According to the Vermont Secretary of Human Services, "[p]rescription drug prices can place an enormous burden on working Vermonters." Intervenor's Br. at 58. "The uninsured and under-insured," she explains, "are often unable to obtain drugs because of the high cost.... Without the assistance of the PDP, these individuals might forego obtaining these medicines, reduce the amount or frequency of their prescriptions for financial reasons, or elect to obtain medicines by sacrificing other necessities." Id. (internal quotation omitted). Our task, however, is neither to evaluate the PDP's policy justification nor to determine whether the program best serves the pharmaceutical needs of the poor. Cf. Robert Pear, States Creating Plans to Reduce Costs for Drugs, N.Y. TIMES, Apr. 23, 2001, at A1 (describing various state programs to help low-income elderly people buy prescription drugs). We face a straightforward legal issue: Did the Department exceed its statutory authority by authorizing Vermont to require pharmaceutical manufacturers to make rebates under the PDP?

The manufacturers argue that the Department lacked authority to approve the PDP because, as they interpret the statute, the payments Vermont makes to pharmacies are not "payment[s] ... made under the State plan." As they see it, Vermont merely acts as a conduit for money received from drug manufacturers, which could not possibly be what Congress meant by "payment":

[T]he only plausible reading of the "payment" requirement is that the State must make an actual outlay of funds.... Had Congress wanted Medicaid rebates to be triggered by loans, pass-throughs, or individual beneficiaries' outlays, it would have said as much. The Act cannot reasonably be interpreted such that the only "payment ... under a state plan" necessary to justify a manufacturer rebate is the manufacturer rebate itself.

Appellant's Opening Br. at 22. The HHS Secretary responds that Vermont does make payments: it pays approximately eighteen percent of the price of drugs purchased by PDP beneficiaries. Citing a dictionary, the Secretary argues that "[t]o say that Vermont is not making a `payment' to pharmacies when it pays them for the drugs they dispense to PDP participants is to abandon any ordinary understanding of the meaning of `payment.'" Appellees' Br. at 24. The fact that Vermont gets reimbursed, the Secretary asserts, does not mean that Vermont's outlays of funds are not payments: "if an automobile owner pays a garage to repair the owner's car, the owner has made a payment to the garage; if the owner later receives a check from his insurance company that covers the cost of the repairs, it hardly follows that he no longer has made any payment." Id. at 25.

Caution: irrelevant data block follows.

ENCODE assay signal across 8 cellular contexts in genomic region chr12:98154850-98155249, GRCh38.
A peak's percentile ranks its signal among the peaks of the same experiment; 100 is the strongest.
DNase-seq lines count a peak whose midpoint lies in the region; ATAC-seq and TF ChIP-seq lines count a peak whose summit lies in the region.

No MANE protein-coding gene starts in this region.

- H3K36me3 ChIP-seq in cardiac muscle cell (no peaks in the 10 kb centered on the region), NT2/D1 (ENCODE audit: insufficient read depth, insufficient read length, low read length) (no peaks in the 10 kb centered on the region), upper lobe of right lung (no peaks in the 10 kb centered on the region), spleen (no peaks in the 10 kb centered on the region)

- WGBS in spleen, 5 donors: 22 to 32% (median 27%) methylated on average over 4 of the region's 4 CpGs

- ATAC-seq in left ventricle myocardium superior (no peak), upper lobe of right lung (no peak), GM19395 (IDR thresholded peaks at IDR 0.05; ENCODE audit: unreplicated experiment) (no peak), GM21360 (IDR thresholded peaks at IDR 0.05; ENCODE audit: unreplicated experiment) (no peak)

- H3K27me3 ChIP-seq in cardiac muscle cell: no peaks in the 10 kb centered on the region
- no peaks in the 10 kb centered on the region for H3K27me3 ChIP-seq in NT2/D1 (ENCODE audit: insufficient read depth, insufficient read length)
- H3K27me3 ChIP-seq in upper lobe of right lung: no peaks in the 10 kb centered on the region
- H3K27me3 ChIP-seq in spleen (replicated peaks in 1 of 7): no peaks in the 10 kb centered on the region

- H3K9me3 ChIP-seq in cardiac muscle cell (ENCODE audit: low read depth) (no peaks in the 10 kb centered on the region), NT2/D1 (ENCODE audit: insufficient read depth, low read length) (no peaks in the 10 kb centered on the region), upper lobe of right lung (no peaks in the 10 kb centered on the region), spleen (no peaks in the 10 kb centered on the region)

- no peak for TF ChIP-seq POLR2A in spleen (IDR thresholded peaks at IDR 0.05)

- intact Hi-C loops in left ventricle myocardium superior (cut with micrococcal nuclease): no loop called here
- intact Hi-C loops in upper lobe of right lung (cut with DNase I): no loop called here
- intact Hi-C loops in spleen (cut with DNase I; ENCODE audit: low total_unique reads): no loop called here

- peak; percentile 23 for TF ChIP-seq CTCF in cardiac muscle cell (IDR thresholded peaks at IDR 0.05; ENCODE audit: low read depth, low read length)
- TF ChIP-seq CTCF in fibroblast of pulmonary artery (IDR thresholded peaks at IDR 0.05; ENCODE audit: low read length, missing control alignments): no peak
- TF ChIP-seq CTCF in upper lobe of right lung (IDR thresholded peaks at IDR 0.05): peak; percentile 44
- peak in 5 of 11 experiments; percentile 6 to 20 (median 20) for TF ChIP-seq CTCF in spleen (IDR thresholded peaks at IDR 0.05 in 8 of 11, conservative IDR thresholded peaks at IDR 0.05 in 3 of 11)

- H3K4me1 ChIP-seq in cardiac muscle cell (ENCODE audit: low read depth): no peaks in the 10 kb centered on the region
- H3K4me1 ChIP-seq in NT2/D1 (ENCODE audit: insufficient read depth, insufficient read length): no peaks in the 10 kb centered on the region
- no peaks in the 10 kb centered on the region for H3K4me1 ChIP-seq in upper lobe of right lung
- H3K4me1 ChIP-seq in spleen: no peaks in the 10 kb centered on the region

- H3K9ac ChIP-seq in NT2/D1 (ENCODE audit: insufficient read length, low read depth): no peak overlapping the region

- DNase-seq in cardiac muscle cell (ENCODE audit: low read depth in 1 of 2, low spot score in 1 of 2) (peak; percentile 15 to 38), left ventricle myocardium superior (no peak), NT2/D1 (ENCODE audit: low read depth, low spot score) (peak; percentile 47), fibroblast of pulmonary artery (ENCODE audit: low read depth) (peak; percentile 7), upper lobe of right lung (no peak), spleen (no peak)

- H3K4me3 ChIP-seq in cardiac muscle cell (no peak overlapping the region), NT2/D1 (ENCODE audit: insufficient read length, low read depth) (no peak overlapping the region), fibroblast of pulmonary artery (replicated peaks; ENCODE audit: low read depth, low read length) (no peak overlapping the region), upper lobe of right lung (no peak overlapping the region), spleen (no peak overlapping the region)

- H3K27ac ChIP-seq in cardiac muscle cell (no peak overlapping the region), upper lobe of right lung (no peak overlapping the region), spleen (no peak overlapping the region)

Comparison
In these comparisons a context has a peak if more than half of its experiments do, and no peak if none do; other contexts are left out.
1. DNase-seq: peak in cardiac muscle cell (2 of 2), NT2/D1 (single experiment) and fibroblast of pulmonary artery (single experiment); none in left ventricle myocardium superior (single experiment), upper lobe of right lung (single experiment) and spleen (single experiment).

To resolve this debate, we proceed in accordance with Chevron U.S.A. Inc. v. Natural Resources Defense Council, Inc., asking first "whether Congress has directly spoken to the precise question at issue." 467 U.S. 837, 842, 104 S.Ct. 2778, 81 L.Ed.2d 694 (1984). If it has, "that is the end of the matter; for the court, as well as the agency, must give effect to the unambiguously expressed intent of Congress." Id. at 842-43, 104 S.Ct. 2778. If we find the statute either silent or ambiguous with respect to the precise question at issue, we proceed to the second step of Chevron analysis, asking "whether the agency's answer is based on a permissible construction of the statute." Id. at 843, 104 S.Ct. 2778. At this stage of Chevron review, we afford substantial deference to the agency's interpretation of statutory language. Id. at 844, 104 S.Ct. 2778. Of course, not all agency interpretations of statutes warrant Chevron deference. See Christensen v. Harris County, 529 U.S. 576, 120 S.Ct. 1655, 1662, 146 L.Ed.2d 621 (2000) ("Interpretations such as those in opinion letters—like interpretations contained in policy statements, agency manuals, and enforcement guidelines, all of which lack the force of law—do not warrant Chevron-style deference.") (internal citations omitted). In this case, however, we need not decide whether the Department's approval of the PDP would be entitled to Chevron deference, for using traditional tools of statutory interpretation—text, structure, purpose, and legislative history, see Bell Atl. Tel. Cos. v. FCC, 131 F.3d 1044, 1047 (D.C.Cir.1997)—we conclude that Congress has "directly spoken to the precise question at issue"; that is, whether "payment" includes expenditures that are fully reimbursed by manufacturer rebates.